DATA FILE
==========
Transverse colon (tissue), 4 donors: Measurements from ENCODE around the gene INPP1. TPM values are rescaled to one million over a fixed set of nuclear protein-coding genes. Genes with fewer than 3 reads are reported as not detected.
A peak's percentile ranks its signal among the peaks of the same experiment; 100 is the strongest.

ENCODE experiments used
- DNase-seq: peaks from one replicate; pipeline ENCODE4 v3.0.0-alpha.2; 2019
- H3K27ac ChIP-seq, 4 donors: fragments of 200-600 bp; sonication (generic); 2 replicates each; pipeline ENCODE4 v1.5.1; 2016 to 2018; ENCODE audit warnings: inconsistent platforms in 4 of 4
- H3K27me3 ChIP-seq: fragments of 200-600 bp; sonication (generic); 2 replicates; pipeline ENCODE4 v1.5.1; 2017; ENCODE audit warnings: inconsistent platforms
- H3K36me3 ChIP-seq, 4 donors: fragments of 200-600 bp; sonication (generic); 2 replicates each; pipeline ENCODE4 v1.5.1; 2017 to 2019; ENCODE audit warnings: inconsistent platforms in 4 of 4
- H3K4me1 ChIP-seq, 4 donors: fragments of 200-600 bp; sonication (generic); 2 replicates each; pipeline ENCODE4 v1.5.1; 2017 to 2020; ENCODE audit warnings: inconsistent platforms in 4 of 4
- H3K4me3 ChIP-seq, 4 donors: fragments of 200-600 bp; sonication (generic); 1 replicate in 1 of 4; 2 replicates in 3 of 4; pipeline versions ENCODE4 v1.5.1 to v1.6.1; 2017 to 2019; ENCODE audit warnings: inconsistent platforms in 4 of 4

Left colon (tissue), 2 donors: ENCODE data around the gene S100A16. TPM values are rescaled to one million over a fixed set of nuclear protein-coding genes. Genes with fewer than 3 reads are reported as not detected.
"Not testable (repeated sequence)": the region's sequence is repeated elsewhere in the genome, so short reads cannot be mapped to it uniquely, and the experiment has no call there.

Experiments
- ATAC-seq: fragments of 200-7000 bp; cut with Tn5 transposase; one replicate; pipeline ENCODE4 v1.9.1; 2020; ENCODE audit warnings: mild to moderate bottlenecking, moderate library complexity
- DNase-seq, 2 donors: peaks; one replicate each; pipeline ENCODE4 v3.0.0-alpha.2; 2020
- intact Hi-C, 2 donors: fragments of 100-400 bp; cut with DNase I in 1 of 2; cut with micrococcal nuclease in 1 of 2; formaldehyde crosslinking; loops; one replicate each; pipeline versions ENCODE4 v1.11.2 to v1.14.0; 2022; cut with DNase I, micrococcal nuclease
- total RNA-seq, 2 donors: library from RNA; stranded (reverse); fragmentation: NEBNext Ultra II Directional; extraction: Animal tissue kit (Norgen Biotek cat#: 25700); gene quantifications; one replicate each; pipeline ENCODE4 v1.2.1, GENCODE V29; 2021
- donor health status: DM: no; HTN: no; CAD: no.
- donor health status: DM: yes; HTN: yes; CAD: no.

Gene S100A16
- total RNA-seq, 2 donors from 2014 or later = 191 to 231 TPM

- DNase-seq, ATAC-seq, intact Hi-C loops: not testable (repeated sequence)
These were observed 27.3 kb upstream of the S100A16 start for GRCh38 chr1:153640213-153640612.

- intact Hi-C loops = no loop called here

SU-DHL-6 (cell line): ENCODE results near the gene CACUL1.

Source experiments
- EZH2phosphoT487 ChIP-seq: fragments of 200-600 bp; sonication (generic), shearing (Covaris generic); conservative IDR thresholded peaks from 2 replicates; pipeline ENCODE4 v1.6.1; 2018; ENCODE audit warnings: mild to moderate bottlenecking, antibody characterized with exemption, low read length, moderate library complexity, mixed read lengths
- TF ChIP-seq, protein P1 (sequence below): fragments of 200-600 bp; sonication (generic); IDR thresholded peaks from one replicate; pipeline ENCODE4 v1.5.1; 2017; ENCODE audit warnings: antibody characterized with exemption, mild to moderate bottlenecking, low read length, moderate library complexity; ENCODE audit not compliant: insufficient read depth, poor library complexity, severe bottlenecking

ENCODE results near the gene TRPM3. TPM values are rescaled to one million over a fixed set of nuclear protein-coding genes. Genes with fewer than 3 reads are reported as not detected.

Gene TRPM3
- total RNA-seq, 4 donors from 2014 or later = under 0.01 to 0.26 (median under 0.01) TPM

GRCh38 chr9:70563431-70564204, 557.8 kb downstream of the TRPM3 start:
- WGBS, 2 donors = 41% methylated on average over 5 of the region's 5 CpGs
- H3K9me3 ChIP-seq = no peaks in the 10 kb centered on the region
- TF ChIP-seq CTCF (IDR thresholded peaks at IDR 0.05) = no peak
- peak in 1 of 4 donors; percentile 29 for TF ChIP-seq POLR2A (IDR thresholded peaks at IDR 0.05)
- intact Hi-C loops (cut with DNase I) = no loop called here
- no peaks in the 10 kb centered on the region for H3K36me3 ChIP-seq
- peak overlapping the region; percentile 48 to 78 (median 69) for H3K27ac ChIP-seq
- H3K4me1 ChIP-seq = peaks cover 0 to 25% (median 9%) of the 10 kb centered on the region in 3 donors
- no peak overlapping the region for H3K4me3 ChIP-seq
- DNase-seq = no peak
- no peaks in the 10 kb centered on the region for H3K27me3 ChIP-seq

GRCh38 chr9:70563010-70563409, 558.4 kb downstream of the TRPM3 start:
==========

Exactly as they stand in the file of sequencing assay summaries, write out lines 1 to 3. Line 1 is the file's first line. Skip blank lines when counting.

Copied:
Transverse colon (tissue), 4 donors: Measurements from ENCODE around the gene INPP1. TPM values are rescaled to one million over a fixed set of nuclear protein-coding genes. Genes with fewer than 3 reads are reported as not detected.
A peak's percentile ranks its signal among the peaks of the same experiment; 100 is the strongest.

ENCODE experiments used